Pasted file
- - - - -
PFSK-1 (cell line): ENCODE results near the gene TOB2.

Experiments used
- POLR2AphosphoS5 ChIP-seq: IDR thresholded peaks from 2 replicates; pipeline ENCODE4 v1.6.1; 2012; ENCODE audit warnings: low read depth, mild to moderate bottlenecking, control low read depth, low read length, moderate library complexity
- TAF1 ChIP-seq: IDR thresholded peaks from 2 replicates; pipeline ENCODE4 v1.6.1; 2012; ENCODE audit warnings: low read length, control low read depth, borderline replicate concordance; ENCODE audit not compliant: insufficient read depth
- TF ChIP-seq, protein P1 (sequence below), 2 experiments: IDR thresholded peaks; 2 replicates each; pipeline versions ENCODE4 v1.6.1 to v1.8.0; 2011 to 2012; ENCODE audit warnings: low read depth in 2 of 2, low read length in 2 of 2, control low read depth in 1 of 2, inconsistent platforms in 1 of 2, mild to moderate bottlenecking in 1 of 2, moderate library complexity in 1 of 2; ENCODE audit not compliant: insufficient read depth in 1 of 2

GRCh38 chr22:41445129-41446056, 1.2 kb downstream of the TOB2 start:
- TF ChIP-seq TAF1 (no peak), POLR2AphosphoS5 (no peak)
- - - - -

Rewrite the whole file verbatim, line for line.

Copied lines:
PFSK-1 (cell line): ENCODE results near the gene TOB2.

Experiments used
- POLR2AphosphoS5 ChIP-seq: IDR thresholded peaks from 2 replicates; pipeline ENCODE4 v1.6.1; 2012; ENCODE audit warnings: low read depth, mild to moderate bottlenecking, control low read depth, low read length, moderate library complexity
- TAF1 ChIP-seq: IDR thresholded peaks from 2 replicates; pipeline ENCODE4 v1.6.1; 2012; ENCODE audit warnings: low read length, control low read depth, borderline replicate concordance; ENCODE audit not compliant: insufficient read depth
- TF ChIP-seq, protein P1 (sequence below), 2 experiments: IDR thresholded peaks; 2 replicates each; pipeline versions ENCODE4 v1.6.1 to v1.8.0; 2011 to 2012; ENCODE audit warnings: low read depth in 2 of 2, low read length in 2 of 2, control low read depth in 1 of 2, inconsistent platforms in 1 of 2, mild to moderate bottlenecking in 1 of 2, moderate library complexity in 1 of 2; ENCODE audit not compliant: insufficient read depth in 1 of 2

GRCh38 chr22:41445129-41446056, 1.2 kb downstream of the TOB2 start:
- TF ChIP-seq TAF1 (no peak), POLR2AphosphoS5 (no peak)